— Hillary Clinton (@HillaryClinton) October 2, 2017
NRA spokesperson and conservative pundit Dana Loesch dismissed Clinton’s point, arguing that suppressors only reduce the sound of firearms by a few decibels.
Suppressors only reduce by a few decibels, still same decibel level as a jackhammer. https://t.co/aj0AvJMZwv
— Dana Loesch (@DLoesch) October 2, 2017
Right now, private suppressor ownership is legal in 42 states and hunting with a suppressor is legal in 40. Under the National Firearms Act (NFA), prospective owners must apply through the ATF, pay a “tax stamp” of $200 and complete paperwork to demonstrate they have no felony convictions.
The Hearing Protection Act’s stated intention is to “cut through the red tape” for owning suppressors by taking it from under the scope of the NFA an establishing an “instantaneous” National Instant Criminal Background Check. The bill would also refund the $200 tax for applicants who bought a suppressor after October 22, 2015.
Gun control advocates argue that the GOP silencer legislation is driven by the gun industry’s desire to sell more accessories. But supporters of the bill say they’re being driven by practical concerns.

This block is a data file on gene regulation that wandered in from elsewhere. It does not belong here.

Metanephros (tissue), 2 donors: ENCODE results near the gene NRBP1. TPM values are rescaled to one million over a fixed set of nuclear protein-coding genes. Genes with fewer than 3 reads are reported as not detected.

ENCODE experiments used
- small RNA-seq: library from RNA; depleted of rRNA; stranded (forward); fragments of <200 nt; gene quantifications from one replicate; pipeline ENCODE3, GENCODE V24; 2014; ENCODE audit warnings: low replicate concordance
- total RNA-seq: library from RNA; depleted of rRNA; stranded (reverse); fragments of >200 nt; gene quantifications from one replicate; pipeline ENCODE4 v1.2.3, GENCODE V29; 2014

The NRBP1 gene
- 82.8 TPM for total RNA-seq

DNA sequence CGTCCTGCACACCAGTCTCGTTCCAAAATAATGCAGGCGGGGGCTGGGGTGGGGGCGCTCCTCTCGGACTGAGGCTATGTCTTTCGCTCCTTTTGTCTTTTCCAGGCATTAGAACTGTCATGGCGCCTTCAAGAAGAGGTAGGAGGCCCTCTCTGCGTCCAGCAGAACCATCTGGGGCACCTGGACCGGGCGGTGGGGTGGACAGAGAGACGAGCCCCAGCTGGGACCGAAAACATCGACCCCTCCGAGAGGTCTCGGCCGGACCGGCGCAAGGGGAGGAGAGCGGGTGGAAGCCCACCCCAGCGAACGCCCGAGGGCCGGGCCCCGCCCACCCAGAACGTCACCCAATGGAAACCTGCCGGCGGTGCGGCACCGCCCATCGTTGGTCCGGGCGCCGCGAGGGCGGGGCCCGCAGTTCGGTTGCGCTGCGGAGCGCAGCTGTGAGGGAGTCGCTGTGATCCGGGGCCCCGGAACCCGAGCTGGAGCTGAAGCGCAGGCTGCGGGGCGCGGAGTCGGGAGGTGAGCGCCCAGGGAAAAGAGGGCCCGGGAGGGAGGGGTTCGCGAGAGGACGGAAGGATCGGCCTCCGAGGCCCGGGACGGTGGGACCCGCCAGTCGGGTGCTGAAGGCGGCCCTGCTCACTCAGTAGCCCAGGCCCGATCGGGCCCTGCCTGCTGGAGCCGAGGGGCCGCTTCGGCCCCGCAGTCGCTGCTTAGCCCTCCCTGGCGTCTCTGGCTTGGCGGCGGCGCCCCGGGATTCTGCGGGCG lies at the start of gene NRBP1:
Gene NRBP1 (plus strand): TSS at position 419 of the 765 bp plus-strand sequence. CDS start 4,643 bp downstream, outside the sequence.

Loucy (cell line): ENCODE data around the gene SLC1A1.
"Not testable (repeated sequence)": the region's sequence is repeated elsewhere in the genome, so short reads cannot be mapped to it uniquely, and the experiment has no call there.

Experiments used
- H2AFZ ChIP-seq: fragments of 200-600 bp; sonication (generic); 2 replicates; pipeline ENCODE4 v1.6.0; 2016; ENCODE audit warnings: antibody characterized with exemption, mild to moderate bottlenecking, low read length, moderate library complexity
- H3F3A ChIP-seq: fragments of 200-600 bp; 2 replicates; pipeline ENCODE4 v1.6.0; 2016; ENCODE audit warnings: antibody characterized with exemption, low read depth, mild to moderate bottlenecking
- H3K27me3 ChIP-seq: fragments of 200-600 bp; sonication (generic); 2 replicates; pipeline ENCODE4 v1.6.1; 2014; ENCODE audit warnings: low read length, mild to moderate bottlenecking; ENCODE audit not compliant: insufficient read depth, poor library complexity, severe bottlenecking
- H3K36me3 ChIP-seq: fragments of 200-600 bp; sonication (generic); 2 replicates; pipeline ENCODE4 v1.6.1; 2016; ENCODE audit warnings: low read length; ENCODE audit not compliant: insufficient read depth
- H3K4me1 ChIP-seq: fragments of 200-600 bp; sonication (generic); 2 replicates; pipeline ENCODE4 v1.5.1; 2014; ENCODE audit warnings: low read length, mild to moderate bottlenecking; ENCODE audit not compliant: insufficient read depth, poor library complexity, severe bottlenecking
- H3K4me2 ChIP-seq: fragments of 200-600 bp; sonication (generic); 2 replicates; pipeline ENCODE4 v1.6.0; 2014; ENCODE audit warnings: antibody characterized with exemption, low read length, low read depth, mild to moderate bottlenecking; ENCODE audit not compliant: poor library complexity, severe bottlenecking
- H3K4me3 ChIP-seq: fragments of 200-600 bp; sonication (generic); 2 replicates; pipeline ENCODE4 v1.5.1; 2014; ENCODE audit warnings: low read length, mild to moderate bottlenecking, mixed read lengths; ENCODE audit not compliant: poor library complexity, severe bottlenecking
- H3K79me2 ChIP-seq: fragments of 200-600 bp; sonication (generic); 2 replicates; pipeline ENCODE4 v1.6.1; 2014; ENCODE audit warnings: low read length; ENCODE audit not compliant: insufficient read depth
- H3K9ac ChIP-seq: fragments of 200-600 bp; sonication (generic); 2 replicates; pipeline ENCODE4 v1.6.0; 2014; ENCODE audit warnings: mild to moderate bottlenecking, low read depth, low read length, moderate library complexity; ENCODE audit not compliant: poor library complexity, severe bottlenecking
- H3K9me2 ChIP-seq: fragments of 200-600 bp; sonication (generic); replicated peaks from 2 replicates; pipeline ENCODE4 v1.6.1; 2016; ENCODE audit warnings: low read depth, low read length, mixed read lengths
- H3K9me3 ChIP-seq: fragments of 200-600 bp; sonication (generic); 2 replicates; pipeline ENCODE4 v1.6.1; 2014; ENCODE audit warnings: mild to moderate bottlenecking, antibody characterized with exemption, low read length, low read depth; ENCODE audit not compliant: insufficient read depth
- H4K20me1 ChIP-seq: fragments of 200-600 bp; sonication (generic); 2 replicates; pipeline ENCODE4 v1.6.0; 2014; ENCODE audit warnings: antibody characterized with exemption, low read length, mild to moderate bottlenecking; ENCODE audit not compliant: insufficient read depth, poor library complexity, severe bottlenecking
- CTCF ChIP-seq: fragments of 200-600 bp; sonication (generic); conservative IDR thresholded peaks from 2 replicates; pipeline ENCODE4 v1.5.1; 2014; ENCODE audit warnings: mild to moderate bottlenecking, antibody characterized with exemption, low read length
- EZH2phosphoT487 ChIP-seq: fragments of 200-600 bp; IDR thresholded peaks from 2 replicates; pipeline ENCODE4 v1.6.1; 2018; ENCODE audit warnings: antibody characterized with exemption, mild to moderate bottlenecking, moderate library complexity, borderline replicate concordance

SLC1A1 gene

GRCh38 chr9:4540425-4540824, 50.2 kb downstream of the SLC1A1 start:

The bill’s lead sponsor, Rep. Jeff Duncan, R- S.C., said the legislation was “about safety — plain and simple” when he introduced it last month. He said easier access to suppressors would help protect the hearing of hunters and shooting sports enthusiasts.
“I’ve been shooting since I was a young child — beginning with plinking with a .22 rifle and dove hunting with my Dad,” Duncan said in a statement. “My hearing has been damaged because of gun noise. Had I had access to a suppressor, it may have protected me, as well as millions of other Americans, from this sort of hearing loss.”
Rep. John Carter, R-Texas, who co-sponsored the bill, said silencers simply protect the hearing of shooters and that of their hunting dogs, and that they do not “make guns silent or dangerous.”
“The Duncan-Carter Hearing Protection Act is common sense legislation that increases safety while shooting, allowing people to easily hear and react to range safety officers and fellow hunters,” Carter said.
Pro-gun groups often blame the misconception that silencers reduce a gun’s sound to an undetectable blip on Hollywood films. Even though some right-wing websites like Breitbart have started calling silencer “leftist-speak for suppressor” that is “intended to give the impression that suppressors completely mute a gun,” the NRA has said, “the terms are synonyms.”
The Federal Bureau of Investigation (FBI) is assisting the Las Vegas Metropolitan Police Department in investigating the shooting.
The Bureau of Alcohol, Tobacco, Firearms and Explosives has not yet publicly identified the 23 firearms that the suspect reportedly had — though several photographs of his firearms have been leaked to the press. Regardless, silencers are available for assault rifles like the Bushmaster XM15-E2S, which was used in the Sandy Hook Elementary School shooting in December 2012.
The FBI is asking anyone who has video or photos of the Las Vegas shooting to call 1-800-CALL-FBI (225-5324).